Natalie Rocchio
Natalie specializes in digital outreach for the Center for Legislative Archives. She creates content, manages, and maintains the Center’s twitter and tumblr accounts, as well as the Center’s portion of She has a Master’s degree in History with concentrations in American History and Public History from American University.

@archivespres (Preservation Programs)

Nancy Stanfill
Nancy is a Preservation Technician at the St. Louis Preservation Program. She co-chairs the Preservation Programs Social Media accounts, which includes highlights from the Persons of Exceptional Prominence (PEP) records and updates on breakthroughs in filming and scanning severely burned records. She has a Master’s degree in Library and Information Science with a Certificate in Conservation from the University of Texas at Austin, where she was a member of the first class to begin the program in 1993.


Joseph P. Keefe

Joe is an Archives Specialist and Reference Team Lead and Social Media co-coordinator with the National Archives at Boston. He began his National Archives career in the Federal Records Center where he worked in both research and the Transfer of records into the facility. He moved to his current position as an Archives Specialist in 2006. Joe has a bachelor’s degree in History from Framingham State University in Framingham, Massachusetts and a MA in American History from the University of Massachusetts, Boston.

He has lectured on numerous subjects in New England including genealogical research, Census, Naturalization and Passenger Lists and 18th 19th and 20th Century Military records, 54th Massachusetts Infantry and National Archives records related to World War II.


Every year, archivists and preservationists from around the world gather for the Association of Moving Image Archivists (AMIA) conference. This year it was held in Seattle at a hotel that looks out over the city’s famed monorail. Heidi Holmstrom, of the Motion Picture Preservation Lab, and Holly McIntyre, of the Motion Picture, Sound, and Video Archival Unit, represented NARA at the conference.

AMIA opened its first full day with a plenary focusing on disaster recovery in the wake of Hurricane Sandy. The conference sessions were many and varied. Local archivists were on hand to provide an overview of film collections held by Seattle archives. Alumni of the AMIA/Image Permanence Institute internship program presented the results of their research into factors affecting acetate film deterioration. Heidi had the opportunity to present on the work of the digital motion picture subgroup of the External Reference Committee convened to support NARA’s recent Quality Assurance/Quality Control project.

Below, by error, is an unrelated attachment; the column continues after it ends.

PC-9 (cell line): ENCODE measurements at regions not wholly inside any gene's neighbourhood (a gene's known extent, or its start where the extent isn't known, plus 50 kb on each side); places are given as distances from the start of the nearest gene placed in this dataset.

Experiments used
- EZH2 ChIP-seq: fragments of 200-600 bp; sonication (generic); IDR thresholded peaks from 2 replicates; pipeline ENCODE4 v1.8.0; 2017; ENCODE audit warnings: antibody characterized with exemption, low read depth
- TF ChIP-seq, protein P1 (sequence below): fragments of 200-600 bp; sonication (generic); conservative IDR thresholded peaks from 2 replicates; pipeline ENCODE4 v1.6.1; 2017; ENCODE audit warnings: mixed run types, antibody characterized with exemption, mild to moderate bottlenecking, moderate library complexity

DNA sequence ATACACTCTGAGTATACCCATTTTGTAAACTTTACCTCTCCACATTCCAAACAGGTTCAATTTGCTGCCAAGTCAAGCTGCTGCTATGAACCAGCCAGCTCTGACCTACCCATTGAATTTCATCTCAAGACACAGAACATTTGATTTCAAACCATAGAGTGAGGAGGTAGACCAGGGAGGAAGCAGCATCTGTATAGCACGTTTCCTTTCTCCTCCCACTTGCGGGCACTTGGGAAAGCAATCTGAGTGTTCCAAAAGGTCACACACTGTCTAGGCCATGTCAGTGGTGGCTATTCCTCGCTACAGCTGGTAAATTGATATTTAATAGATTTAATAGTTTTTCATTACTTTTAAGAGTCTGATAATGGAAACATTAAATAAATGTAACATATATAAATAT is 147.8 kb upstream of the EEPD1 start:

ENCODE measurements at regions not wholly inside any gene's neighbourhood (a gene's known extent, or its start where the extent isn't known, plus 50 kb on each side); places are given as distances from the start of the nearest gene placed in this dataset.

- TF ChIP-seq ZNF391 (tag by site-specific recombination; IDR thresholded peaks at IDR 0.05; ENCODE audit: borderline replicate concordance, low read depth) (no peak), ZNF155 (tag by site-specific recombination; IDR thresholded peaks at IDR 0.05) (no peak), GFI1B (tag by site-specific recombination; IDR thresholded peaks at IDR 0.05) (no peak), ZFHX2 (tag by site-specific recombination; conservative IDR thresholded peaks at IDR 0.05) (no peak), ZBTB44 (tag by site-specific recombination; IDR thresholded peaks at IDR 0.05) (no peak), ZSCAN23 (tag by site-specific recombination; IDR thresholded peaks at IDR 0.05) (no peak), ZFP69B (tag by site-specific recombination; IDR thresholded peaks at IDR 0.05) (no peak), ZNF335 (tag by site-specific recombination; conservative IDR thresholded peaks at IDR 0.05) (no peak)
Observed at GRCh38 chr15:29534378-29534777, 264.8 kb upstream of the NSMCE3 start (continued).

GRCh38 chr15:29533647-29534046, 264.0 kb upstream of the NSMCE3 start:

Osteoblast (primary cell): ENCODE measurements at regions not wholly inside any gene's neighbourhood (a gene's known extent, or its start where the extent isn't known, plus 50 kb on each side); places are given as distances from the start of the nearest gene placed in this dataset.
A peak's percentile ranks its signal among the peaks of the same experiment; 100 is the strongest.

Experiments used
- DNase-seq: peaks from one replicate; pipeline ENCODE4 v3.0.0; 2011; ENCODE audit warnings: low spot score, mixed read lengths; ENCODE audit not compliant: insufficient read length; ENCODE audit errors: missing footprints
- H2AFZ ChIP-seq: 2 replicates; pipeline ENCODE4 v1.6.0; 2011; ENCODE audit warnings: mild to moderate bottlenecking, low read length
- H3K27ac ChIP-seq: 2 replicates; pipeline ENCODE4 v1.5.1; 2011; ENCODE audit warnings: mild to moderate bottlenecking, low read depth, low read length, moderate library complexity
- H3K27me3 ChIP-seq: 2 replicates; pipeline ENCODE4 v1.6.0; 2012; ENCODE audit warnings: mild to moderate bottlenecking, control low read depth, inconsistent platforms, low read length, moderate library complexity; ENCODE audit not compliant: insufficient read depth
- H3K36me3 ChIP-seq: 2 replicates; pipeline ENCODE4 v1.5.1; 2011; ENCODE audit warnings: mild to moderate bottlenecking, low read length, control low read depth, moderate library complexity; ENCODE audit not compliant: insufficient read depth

A number of sessions addressed the challenges presented by born-digital media and the digitization of analog formats. Because moving image media files are so much bigger than text files (a scan of a single film can easily be several hundred gigabytes), they are even more difficult to manage and preserve. High-capacity networks and storage are needed to allow for files to be processed, moved, and secured. A digital asset management system designed for media files can streamline and simplify the tasks of moving, verifying, transcoding, and storing digital moving images. Learning about the systems and procedures that other institutions have in place can help provide guideposts for NARA as we work to preserve and provide access to the moving image records of the Federal government.

While AMIA sessions are a great way to learn about what others are doing, in the evenings attendees have a chance to show off their own institution’s holdings. This year’s conference featured two Archival Screening Nights, at which NARA presented a total of three films. The selections for this year were chosen from past programs by popular vote, and it was wonderful to see that NARA’s films have made an impression over the years. The NARA films shown were: